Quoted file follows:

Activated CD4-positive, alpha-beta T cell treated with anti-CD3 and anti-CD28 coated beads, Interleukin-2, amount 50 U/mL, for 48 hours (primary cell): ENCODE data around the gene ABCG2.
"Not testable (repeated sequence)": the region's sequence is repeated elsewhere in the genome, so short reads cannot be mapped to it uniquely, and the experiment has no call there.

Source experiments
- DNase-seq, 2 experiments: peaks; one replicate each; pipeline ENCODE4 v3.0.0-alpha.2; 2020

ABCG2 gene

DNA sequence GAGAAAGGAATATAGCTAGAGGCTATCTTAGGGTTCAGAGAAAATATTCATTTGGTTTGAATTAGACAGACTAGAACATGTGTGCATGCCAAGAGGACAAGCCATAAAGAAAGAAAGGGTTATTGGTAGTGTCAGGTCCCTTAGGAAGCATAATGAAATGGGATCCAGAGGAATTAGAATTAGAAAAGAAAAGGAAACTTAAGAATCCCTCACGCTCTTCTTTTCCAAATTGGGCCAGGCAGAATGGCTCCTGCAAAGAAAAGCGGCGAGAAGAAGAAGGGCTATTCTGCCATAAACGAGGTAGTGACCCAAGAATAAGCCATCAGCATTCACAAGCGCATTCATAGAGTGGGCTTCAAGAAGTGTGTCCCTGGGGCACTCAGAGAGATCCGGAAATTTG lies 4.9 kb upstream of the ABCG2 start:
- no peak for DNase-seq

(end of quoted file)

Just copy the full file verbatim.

Activated CD4-positive, alpha-beta T cell treated with anti-CD3 and anti-CD28 coated beads, Interleukin-2, amount 50 U/mL, for 48 hours (primary cell): ENCODE data around the gene ABCG2.
"Not testable (repeated sequence)": the region's sequence is repeated elsewhere in the genome, so short reads cannot be mapped to it uniquely, and the experiment has no call there.

Source experiments
- DNase-seq, 2 experiments: peaks; one replicate each; pipeline ENCODE4 v3.0.0-alpha.2; 2020

ABCG2 gene

DNA sequence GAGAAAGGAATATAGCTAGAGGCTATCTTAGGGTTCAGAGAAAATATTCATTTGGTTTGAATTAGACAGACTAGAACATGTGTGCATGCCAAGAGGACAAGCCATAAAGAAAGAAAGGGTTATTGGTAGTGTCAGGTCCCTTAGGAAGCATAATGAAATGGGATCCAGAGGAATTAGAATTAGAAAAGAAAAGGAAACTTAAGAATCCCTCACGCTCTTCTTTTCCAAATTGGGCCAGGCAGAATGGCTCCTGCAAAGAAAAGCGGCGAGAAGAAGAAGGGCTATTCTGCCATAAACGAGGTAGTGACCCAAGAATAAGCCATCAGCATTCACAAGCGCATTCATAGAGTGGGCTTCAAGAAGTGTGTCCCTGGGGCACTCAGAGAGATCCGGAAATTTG lies 4.9 kb upstream of the ABCG2 start:
- no peak for DNase-seq